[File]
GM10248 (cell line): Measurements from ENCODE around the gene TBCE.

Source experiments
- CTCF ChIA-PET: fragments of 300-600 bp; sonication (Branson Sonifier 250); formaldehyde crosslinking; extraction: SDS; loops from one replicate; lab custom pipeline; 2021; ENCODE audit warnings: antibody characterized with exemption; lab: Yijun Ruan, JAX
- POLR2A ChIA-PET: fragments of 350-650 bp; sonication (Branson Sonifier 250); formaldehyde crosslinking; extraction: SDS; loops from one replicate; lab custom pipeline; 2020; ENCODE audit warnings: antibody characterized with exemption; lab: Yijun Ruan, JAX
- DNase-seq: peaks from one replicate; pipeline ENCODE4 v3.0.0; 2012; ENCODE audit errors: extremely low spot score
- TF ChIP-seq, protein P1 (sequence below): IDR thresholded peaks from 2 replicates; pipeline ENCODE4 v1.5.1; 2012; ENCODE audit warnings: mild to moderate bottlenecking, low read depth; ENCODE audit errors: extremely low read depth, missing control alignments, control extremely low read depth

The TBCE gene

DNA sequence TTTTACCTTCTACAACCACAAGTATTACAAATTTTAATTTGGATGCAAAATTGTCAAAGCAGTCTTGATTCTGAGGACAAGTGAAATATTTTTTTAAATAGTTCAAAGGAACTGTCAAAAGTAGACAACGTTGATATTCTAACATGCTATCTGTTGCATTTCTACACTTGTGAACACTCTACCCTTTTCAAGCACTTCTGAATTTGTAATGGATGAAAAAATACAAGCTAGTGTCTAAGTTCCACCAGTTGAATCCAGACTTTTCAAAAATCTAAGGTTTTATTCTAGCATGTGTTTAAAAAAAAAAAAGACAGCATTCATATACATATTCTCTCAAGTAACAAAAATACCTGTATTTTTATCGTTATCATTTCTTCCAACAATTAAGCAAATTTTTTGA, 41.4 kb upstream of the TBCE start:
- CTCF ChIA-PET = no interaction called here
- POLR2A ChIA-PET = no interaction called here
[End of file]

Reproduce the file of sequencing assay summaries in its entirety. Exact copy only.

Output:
GM10248 (cell line): Measurements from ENCODE around the gene TBCE.

Source experiments
- CTCF ChIA-PET: fragments of 300-600 bp; sonication (Branson Sonifier 250); formaldehyde crosslinking; extraction: SDS; loops from one replicate; lab custom pipeline; 2021; ENCODE audit warnings: antibody characterized with exemption; lab: Yijun Ruan, JAX
- POLR2A ChIA-PET: fragments of 350-650 bp; sonication (Branson Sonifier 250); formaldehyde crosslinking; extraction: SDS; loops from one replicate; lab custom pipeline; 2020; ENCODE audit warnings: antibody characterized with exemption; lab: Yijun Ruan, JAX
- DNase-seq: peaks from one replicate; pipeline ENCODE4 v3.0.0; 2012; ENCODE audit errors: extremely low spot score
- TF ChIP-seq, protein P1 (sequence below): IDR thresholded peaks from 2 replicates; pipeline ENCODE4 v1.5.1; 2012; ENCODE audit warnings: mild to moderate bottlenecking, low read depth; ENCODE audit errors: extremely low read depth, missing control alignments, control extremely low read depth

The TBCE gene

DNA sequence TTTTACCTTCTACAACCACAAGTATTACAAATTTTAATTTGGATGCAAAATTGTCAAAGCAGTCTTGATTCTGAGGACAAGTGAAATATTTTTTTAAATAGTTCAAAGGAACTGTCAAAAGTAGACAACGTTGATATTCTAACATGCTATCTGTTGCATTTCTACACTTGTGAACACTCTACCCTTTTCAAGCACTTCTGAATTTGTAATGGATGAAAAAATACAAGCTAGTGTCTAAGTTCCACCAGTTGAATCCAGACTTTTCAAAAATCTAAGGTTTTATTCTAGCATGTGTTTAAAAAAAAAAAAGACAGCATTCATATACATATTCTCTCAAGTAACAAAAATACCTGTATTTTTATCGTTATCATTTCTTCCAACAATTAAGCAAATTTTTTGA, 41.4 kb upstream of the TBCE start:
- CTCF ChIA-PET = no interaction called here
- POLR2A ChIA-PET = no interaction called here